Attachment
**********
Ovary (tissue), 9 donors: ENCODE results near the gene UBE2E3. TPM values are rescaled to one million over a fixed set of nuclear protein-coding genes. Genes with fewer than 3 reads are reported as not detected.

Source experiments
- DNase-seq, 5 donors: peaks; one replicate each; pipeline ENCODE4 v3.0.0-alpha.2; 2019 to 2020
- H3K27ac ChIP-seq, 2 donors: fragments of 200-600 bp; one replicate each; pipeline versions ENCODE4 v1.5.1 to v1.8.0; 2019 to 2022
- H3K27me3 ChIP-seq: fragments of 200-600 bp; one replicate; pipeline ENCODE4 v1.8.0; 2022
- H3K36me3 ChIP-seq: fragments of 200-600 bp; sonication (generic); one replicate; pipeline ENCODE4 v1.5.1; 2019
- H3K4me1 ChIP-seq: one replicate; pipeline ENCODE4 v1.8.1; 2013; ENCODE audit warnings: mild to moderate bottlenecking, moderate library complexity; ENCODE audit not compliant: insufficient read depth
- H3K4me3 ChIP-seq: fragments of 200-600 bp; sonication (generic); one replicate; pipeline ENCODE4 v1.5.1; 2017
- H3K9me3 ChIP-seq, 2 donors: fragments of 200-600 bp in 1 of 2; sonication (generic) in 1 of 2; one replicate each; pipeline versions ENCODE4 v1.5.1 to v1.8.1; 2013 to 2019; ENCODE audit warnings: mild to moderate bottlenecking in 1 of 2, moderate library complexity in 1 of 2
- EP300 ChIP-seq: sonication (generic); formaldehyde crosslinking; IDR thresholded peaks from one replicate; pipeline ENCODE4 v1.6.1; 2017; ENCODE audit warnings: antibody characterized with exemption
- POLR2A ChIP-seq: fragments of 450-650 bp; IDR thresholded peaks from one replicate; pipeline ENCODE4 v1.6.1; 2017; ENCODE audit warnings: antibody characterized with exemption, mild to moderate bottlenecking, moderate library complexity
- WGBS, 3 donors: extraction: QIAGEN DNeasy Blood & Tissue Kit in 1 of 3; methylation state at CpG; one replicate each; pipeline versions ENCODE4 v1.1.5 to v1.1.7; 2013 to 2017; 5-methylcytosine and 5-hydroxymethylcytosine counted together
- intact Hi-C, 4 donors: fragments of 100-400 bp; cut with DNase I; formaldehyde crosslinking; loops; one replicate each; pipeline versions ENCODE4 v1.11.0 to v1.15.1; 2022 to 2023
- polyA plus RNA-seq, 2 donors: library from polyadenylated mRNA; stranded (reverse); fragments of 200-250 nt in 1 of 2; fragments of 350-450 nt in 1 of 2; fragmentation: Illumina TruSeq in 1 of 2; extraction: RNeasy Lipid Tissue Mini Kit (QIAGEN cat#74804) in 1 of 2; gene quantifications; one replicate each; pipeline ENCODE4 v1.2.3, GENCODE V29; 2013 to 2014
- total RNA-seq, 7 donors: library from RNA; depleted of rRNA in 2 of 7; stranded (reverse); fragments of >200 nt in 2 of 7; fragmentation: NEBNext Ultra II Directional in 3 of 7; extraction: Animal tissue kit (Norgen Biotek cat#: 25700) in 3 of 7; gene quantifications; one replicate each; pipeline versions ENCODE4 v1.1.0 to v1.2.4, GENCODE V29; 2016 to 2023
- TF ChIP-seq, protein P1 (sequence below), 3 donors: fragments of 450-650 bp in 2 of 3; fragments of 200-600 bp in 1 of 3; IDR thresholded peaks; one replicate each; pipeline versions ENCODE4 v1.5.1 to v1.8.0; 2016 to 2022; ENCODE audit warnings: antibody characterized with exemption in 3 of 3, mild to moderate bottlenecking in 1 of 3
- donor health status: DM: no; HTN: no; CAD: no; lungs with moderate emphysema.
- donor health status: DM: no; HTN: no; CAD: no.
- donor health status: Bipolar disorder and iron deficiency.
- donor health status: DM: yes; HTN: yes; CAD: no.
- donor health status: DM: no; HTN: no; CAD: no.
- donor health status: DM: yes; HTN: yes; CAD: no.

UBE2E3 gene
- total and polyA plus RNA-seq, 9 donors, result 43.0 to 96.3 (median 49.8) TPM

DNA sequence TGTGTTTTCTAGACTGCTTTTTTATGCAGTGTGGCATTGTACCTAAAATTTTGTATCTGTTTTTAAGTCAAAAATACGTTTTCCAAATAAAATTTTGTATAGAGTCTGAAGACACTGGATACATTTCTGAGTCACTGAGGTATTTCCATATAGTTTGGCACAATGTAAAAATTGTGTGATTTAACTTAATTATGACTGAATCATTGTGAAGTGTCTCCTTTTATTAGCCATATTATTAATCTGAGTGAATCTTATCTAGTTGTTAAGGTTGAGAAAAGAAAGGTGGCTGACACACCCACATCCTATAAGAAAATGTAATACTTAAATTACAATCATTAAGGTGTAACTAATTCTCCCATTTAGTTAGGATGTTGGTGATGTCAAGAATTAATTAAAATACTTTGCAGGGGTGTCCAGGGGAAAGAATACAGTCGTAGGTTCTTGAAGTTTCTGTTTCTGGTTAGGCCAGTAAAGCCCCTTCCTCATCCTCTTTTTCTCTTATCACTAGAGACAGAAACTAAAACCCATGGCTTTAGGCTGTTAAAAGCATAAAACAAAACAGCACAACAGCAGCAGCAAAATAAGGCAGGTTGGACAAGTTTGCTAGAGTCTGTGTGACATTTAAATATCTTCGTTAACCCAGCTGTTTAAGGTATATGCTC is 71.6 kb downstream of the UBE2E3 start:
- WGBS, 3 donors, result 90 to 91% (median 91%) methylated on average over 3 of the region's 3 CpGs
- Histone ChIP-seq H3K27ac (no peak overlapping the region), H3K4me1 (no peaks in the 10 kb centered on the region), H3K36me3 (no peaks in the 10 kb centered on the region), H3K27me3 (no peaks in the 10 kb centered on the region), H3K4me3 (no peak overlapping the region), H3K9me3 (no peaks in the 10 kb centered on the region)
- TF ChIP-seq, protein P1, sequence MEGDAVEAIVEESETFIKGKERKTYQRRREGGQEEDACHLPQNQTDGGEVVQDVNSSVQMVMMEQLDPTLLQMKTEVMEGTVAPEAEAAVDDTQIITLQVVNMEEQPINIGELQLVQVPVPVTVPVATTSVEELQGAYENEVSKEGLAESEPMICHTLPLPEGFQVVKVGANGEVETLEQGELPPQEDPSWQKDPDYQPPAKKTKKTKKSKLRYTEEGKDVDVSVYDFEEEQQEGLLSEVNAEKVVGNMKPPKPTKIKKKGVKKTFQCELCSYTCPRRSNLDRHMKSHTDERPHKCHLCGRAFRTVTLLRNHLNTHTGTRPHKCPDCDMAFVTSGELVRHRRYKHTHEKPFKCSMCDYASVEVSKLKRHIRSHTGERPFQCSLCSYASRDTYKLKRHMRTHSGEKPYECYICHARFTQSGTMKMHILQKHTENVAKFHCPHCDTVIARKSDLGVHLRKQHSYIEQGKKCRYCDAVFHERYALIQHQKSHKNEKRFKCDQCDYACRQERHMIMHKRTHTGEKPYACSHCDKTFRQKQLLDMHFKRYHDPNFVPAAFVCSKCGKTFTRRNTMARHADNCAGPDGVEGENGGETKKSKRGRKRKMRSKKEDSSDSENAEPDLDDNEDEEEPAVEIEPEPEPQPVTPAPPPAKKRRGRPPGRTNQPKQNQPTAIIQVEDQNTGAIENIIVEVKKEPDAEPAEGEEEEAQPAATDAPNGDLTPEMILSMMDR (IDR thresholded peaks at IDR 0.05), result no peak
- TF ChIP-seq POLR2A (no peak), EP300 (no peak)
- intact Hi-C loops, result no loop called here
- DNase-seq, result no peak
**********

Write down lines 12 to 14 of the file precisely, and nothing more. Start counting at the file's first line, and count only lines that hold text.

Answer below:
- WGBS, 3 donors: extraction: QIAGEN DNeasy Blood & Tissue Kit in 1 of 3; methylation state at CpG; one replicate each; pipeline versions ENCODE4 v1.1.5 to v1.1.7; 2013 to 2017; 5-methylcytosine and 5-hydroxymethylcytosine counted together
- intact Hi-C, 4 donors: fragments of 100-400 bp; cut with DNase I; formaldehyde crosslinking; loops; one replicate each; pipeline versions ENCODE4 v1.11.0 to v1.15.1; 2022 to 2023
- polyA plus RNA-seq, 2 donors: library from polyadenylated mRNA; stranded (reverse); fragments of 200-250 nt in 1 of 2; fragments of 350-450 nt in 1 of 2; fragmentation: Illumina TruSeq in 1 of 2; extraction: RNeasy Lipid Tissue Mini Kit (QIAGEN cat#74804) in 1 of 2; gene quantifications; one replicate each; pipeline ENCODE4 v1.2.3, GENCODE V29; 2013 to 2014